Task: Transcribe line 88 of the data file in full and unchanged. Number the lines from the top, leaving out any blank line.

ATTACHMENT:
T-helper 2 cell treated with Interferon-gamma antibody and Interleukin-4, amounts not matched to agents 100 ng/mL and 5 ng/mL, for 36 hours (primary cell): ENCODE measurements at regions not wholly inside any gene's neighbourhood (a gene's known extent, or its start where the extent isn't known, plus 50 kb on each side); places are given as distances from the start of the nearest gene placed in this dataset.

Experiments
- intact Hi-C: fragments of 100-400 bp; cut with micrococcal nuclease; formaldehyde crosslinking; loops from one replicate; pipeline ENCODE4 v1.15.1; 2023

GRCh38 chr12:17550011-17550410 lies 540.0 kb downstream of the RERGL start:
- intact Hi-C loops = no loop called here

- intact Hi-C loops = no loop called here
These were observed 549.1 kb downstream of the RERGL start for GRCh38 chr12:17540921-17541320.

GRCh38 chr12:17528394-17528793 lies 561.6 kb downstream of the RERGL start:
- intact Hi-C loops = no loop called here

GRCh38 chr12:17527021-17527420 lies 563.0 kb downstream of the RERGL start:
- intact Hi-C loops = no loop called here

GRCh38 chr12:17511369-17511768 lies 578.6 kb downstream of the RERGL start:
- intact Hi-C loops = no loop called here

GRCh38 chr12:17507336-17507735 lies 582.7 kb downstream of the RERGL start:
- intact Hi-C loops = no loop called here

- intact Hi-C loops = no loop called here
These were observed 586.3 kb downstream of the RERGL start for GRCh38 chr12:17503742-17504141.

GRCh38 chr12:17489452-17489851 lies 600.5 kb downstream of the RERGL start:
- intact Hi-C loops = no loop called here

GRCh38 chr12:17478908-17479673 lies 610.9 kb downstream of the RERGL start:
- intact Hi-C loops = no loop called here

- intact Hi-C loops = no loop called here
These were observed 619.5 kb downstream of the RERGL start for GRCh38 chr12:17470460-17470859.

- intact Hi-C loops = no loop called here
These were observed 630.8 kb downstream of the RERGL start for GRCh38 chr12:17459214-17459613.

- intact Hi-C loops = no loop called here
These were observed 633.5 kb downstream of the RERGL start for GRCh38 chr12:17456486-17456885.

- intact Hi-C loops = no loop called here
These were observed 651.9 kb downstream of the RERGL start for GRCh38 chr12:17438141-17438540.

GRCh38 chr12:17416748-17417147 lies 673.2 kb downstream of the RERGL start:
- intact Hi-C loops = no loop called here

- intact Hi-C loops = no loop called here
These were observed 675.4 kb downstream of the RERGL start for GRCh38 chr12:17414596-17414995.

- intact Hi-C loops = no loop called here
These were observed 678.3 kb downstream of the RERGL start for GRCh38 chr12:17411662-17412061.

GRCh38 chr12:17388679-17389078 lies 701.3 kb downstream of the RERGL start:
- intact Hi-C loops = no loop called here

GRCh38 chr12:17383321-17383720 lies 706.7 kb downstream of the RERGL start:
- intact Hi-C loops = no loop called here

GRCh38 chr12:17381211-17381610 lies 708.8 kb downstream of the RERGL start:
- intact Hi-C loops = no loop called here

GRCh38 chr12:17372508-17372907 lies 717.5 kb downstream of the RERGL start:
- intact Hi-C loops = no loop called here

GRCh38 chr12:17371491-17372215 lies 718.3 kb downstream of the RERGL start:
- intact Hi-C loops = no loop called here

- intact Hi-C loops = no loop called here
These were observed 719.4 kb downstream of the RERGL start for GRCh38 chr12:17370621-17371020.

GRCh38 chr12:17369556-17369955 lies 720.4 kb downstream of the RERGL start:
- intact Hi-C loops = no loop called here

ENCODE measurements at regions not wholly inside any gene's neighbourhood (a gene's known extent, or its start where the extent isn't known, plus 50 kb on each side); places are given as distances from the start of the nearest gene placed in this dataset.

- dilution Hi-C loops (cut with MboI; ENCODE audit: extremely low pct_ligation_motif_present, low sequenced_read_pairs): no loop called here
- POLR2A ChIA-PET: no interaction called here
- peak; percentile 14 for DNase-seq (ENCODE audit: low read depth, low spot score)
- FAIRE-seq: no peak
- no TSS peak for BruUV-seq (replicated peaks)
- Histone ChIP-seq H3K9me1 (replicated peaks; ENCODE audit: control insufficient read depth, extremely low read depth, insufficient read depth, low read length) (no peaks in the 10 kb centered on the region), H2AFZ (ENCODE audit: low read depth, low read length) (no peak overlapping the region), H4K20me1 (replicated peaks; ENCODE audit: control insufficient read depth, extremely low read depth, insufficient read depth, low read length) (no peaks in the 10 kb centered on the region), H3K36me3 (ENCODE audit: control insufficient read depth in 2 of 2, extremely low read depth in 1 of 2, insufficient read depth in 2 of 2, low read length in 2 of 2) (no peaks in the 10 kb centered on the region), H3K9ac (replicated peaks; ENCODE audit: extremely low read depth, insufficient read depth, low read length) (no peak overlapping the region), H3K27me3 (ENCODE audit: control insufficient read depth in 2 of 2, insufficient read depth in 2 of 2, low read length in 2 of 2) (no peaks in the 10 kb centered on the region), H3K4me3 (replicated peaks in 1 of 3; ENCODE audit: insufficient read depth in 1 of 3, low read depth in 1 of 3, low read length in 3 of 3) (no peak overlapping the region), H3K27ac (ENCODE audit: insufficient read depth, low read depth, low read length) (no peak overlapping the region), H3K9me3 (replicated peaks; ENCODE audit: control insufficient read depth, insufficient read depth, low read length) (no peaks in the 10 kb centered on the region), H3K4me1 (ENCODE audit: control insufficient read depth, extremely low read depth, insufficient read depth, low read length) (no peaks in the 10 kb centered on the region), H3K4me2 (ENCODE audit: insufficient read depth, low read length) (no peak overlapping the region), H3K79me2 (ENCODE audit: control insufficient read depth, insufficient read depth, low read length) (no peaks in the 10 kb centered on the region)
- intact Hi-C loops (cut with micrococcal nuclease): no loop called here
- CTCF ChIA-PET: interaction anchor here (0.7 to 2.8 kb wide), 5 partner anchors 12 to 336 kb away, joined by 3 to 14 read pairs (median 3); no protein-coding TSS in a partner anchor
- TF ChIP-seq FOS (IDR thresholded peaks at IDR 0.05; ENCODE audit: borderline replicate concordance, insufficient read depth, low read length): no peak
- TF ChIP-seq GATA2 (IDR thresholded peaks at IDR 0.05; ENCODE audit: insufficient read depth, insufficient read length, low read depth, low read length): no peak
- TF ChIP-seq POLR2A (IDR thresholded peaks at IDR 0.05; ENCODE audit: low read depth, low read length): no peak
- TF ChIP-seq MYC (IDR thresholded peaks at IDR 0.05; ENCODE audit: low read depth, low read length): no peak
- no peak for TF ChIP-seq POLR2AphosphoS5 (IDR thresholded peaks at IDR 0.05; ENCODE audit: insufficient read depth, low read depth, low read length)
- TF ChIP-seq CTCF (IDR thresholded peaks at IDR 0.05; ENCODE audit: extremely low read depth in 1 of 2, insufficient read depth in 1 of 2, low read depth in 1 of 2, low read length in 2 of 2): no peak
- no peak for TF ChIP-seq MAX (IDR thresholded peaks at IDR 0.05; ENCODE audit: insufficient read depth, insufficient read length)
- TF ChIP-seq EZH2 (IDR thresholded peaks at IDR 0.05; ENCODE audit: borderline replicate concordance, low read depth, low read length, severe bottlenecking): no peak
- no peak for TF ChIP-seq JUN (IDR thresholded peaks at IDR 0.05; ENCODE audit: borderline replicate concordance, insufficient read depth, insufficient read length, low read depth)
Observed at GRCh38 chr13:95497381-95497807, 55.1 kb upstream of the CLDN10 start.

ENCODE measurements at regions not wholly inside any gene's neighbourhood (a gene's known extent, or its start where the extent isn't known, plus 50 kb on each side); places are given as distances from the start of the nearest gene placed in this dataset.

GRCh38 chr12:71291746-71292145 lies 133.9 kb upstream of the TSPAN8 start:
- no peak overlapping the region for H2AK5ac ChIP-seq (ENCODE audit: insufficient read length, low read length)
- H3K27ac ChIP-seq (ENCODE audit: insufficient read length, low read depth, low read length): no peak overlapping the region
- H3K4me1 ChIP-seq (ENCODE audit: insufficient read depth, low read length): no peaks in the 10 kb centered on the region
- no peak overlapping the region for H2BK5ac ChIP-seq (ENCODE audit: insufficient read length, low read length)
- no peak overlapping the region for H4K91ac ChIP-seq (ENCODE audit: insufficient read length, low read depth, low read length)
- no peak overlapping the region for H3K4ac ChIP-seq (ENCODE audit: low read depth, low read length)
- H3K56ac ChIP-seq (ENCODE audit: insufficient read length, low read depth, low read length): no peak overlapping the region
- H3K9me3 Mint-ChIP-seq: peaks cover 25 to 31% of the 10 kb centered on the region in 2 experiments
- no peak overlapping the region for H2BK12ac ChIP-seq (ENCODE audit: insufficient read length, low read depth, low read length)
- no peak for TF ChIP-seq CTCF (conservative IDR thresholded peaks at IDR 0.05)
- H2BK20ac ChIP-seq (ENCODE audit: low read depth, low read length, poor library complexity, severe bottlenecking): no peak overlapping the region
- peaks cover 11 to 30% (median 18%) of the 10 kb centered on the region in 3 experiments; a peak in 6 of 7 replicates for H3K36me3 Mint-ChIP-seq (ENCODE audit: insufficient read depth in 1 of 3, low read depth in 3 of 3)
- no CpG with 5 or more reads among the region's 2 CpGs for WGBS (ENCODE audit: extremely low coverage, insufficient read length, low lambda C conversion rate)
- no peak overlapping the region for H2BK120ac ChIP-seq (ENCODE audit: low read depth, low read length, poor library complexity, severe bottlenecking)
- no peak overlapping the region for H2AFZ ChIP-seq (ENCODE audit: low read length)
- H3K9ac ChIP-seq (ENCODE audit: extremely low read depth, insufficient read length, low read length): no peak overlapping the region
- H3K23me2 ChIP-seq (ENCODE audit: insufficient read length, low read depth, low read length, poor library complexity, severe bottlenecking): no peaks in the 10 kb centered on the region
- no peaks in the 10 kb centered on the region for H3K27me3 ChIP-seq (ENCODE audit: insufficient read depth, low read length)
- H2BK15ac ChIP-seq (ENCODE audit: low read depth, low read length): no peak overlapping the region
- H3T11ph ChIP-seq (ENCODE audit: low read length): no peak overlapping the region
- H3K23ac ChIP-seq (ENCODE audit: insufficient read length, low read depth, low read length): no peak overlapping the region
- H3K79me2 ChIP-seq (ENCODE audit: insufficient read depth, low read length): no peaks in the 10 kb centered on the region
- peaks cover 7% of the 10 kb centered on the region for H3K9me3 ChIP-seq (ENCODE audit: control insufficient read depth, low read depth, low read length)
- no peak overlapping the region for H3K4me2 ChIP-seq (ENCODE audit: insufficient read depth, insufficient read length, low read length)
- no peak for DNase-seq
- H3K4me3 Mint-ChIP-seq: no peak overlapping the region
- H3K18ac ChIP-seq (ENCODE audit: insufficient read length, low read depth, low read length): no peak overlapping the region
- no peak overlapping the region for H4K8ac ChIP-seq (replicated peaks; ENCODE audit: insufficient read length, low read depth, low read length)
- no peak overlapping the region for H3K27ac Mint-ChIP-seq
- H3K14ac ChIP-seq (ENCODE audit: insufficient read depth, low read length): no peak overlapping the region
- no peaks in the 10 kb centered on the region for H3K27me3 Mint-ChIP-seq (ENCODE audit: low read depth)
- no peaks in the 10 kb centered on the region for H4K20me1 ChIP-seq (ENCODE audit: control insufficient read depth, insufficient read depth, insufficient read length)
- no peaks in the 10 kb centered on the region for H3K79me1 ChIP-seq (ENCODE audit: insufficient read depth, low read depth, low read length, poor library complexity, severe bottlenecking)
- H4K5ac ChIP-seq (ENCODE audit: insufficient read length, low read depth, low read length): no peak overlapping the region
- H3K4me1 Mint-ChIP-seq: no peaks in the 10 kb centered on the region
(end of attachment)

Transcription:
- no peaks in the 10 kb centered on the region for H3K27me3 ChIP-seq (ENCODE audit: insufficient read depth, low read length)